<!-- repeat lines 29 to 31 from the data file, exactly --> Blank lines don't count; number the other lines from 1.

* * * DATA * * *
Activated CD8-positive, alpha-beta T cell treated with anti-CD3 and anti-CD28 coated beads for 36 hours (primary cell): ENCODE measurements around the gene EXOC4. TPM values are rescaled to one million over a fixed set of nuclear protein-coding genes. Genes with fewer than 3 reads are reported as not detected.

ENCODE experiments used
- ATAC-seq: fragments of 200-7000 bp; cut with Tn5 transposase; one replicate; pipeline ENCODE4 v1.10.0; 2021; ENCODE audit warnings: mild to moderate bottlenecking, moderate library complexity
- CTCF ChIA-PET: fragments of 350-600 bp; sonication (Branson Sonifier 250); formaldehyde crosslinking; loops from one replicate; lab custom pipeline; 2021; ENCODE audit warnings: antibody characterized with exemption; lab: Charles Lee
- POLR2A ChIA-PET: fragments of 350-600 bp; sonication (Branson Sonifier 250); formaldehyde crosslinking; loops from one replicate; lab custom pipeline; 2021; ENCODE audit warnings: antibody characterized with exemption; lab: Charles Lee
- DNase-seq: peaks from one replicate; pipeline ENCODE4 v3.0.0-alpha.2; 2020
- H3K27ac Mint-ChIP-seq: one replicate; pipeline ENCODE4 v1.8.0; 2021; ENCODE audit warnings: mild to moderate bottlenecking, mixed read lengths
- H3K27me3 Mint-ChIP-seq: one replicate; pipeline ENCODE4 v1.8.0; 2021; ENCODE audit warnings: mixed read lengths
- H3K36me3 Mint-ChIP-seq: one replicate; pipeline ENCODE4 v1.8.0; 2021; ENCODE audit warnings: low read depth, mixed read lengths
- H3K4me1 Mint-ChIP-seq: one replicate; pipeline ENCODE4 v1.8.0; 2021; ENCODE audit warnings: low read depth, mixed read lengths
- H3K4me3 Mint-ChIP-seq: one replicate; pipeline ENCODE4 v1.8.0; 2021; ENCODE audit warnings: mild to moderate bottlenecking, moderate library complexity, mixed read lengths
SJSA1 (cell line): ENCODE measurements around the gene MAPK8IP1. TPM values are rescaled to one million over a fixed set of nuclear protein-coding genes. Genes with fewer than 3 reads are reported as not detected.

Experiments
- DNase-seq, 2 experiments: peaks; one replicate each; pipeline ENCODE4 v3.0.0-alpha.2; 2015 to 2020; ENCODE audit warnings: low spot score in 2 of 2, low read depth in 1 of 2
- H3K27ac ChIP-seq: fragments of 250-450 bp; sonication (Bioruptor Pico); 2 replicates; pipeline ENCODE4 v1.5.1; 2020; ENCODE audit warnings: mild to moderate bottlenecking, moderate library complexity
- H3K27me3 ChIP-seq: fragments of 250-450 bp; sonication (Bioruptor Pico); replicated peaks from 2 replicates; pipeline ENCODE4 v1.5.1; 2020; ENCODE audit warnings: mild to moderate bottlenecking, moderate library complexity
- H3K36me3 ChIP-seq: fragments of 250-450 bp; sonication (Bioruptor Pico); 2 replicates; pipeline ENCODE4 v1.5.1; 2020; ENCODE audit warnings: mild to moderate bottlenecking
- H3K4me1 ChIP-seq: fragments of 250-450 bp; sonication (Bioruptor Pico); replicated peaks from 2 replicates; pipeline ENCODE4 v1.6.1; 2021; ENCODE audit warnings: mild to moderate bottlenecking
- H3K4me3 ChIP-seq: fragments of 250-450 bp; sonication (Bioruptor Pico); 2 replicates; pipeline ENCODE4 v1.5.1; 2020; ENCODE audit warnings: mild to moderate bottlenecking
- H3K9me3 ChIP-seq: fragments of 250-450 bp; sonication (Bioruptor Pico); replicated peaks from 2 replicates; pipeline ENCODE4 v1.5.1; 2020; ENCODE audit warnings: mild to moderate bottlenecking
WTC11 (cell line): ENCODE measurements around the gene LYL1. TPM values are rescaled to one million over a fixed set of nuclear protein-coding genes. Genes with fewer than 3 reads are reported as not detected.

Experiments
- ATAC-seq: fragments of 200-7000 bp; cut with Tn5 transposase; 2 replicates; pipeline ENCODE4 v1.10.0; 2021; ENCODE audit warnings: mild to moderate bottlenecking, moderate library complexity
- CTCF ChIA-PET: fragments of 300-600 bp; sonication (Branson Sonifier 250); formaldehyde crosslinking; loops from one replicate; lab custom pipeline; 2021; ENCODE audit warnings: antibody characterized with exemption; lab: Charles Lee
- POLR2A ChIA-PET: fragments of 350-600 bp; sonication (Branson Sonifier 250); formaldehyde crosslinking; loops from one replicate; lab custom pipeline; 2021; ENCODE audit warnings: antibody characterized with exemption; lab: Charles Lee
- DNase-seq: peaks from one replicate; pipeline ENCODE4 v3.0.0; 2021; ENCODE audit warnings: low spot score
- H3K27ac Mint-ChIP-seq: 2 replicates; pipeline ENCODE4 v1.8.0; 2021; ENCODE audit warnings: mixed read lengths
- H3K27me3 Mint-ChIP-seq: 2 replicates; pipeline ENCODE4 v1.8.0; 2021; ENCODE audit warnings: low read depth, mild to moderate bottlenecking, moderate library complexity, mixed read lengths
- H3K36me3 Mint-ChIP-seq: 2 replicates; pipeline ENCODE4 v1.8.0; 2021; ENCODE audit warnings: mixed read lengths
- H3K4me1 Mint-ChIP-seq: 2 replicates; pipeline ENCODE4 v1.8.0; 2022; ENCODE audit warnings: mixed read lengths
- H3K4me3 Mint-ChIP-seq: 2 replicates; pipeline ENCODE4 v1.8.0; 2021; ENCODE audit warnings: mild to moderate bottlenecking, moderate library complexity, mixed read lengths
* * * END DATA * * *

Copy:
- H3K36me3 Mint-ChIP-seq: 2 replicates; pipeline ENCODE4 v1.8.0; 2021; ENCODE audit warnings: mixed read lengths
- H3K4me1 Mint-ChIP-seq: 2 replicates; pipeline ENCODE4 v1.8.0; 2022; ENCODE audit warnings: mixed read lengths
- H3K4me3 Mint-ChIP-seq: 2 replicates; pipeline ENCODE4 v1.8.0; 2021; ENCODE audit warnings: mild to moderate bottlenecking, moderate library complexity, mixed read lengths